15/02/2023 - 15/02/2023
Doing Reputation: Creating Value for Business
With close to 15 years of experience spanning reputation management, brand communications, and public relations, Munavar Attari is presently the Managing Director at Fleishman Hillard in India. Dr. Biswajit Roy is the Director General at the Gujarat Energy Research and Management Institute in Gandhinagar. Dr. Roy has over 38 years of work experience with leading oil and gas giants — Oil India Limited and Indian Oil Corporation Limited. Prof. Asha Kaul is Professor of Communication at IIM, Ahmedabad.
Reputation in simple terms is what an entity is known for. It is an intangible asset of any organization. Reputation is important for all organizations disregards of their company size. According to Warren Buffet, “It takes twenty years to build a reputation and only five minutes to ruin it, if you think about that, you will do things differently.” Building and maintaining a reputation helps in the overall growth and revenue of the company in the long run, provides them an edge over their competitors, acts as a societal help during a crisis situation, helps companies attract the best pool of talent, helps secure their loyal and repetitive customers, helps in easier and smoother product line expansions, and also attracts stakeholders especially, investors. Reputation is also something that protects the companies’ license to operate in the marketplace. It acts like a shield in terms of crisis. It also reduces the cost of the business in the long term. Every organization must build a reputation as a matter of strategy. Reputation and trust can be considered intrinsically linked. There occurs to be a ‘trust deficit’ when a stakeholder is wondering if the company is staying true to what it communicates and is sceptical about a particular promise by the company. Some companies perform well but they may not be good at communicating what they do, and for some companies there actually may be a gap between what they say and what they do. Both cases are a risk to their reputation that needs addressing at different levels. This is when Corporate Social Governance (CSG) comes into play. What a company is statutorily mandated to do, what it actually does, and how it presents itself is a measure of CSG. As much as difficult it gets to manage a reputation in times of social media, it also helps in acting as a ‘coating’ during tough times.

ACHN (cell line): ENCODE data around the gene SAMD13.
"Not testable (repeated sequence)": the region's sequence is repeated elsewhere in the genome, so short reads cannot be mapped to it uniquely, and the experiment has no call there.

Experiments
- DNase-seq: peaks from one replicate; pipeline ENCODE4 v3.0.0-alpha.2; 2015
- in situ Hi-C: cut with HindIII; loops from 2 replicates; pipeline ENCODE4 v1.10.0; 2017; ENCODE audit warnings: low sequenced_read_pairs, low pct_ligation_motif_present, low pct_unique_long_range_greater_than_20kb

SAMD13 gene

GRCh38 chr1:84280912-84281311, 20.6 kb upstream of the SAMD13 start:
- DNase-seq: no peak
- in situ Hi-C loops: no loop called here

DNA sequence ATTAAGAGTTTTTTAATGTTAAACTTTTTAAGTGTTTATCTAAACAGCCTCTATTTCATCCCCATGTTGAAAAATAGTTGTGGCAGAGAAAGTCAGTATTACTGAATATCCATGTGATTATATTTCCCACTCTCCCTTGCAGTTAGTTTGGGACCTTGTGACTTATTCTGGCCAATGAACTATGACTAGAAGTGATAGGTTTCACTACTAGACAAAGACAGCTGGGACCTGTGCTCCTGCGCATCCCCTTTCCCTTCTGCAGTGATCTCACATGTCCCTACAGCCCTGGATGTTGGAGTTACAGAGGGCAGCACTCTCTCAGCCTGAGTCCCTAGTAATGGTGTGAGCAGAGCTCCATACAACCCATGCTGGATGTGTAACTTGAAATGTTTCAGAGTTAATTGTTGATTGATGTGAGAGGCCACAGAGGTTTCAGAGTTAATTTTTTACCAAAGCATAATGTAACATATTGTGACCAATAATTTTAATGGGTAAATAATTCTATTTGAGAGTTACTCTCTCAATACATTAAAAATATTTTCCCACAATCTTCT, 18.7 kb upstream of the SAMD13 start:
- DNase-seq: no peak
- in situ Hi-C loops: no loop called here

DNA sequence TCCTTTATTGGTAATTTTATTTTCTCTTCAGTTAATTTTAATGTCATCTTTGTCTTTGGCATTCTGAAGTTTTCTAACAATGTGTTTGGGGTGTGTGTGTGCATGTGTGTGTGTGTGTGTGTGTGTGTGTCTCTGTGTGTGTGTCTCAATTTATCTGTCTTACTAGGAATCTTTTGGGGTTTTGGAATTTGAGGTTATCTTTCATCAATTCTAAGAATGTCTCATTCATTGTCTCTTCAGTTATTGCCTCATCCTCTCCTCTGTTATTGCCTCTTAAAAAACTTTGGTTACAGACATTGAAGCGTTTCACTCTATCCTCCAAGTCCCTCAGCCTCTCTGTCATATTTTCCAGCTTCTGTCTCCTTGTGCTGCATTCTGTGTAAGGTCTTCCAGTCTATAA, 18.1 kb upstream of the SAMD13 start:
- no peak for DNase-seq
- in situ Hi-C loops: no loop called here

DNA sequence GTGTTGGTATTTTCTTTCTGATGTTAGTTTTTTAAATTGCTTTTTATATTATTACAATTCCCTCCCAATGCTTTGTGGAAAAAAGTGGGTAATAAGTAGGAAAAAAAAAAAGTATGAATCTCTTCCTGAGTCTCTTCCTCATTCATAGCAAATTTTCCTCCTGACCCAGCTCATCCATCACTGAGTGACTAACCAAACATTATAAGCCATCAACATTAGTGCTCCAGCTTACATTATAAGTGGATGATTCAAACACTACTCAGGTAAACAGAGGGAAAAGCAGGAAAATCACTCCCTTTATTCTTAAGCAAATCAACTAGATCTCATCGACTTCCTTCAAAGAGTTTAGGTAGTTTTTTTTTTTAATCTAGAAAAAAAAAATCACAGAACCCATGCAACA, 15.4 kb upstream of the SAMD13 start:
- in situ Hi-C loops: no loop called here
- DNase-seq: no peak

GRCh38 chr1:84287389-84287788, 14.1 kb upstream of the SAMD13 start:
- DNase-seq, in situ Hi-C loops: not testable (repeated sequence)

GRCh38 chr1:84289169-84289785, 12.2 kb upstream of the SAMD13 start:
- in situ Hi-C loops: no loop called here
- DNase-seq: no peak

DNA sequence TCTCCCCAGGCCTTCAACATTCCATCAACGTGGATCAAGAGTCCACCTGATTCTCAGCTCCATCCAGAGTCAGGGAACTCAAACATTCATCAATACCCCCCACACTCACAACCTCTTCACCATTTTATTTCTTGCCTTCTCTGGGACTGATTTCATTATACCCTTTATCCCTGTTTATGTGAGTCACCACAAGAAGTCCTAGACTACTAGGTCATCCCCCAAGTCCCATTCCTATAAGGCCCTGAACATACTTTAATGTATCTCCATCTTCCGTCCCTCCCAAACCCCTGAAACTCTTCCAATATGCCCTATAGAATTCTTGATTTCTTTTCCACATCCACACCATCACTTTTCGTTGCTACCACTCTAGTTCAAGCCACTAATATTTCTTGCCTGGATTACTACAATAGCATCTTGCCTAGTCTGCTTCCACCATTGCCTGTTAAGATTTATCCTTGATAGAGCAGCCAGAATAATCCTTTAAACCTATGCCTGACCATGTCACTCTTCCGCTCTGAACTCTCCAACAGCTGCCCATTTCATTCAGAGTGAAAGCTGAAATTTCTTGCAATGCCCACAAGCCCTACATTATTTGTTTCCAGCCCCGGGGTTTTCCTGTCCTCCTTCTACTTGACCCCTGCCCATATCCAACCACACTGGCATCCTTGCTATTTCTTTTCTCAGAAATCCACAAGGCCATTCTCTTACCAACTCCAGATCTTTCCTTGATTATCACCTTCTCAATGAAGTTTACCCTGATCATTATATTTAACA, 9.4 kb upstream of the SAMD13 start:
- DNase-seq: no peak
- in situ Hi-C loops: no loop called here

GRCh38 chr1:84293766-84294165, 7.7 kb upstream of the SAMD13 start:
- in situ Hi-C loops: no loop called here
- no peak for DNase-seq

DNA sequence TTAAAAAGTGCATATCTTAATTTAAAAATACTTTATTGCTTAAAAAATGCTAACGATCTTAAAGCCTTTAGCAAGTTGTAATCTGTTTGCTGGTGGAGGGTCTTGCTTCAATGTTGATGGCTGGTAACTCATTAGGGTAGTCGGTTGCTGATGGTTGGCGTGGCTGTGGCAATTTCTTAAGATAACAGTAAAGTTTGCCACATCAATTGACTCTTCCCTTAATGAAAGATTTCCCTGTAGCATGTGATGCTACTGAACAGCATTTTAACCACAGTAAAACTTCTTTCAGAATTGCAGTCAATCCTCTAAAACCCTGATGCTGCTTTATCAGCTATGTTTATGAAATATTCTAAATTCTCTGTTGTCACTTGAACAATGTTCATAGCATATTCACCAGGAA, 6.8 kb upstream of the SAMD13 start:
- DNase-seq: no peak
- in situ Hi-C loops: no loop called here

The webinar also covered numerous examples of case studies from the automobile, travel, and software industries of broken reputations, their impact on the business, and the fixing procedure. It also discussed the companies that continued to behave ethically to fix their affected reputation despite incurring losses during the affected period and ultimately turned successful. Most businesses can survive the short bad phase if they are on the path of honesty. Reputation, as much as it is about external communication, is also about how an organization is structured internally. Reputation is not something to be dealt with only in a crisis situation, it is an ongoing function and responsibility of the organization. Reputation is not a destination; it is a journey.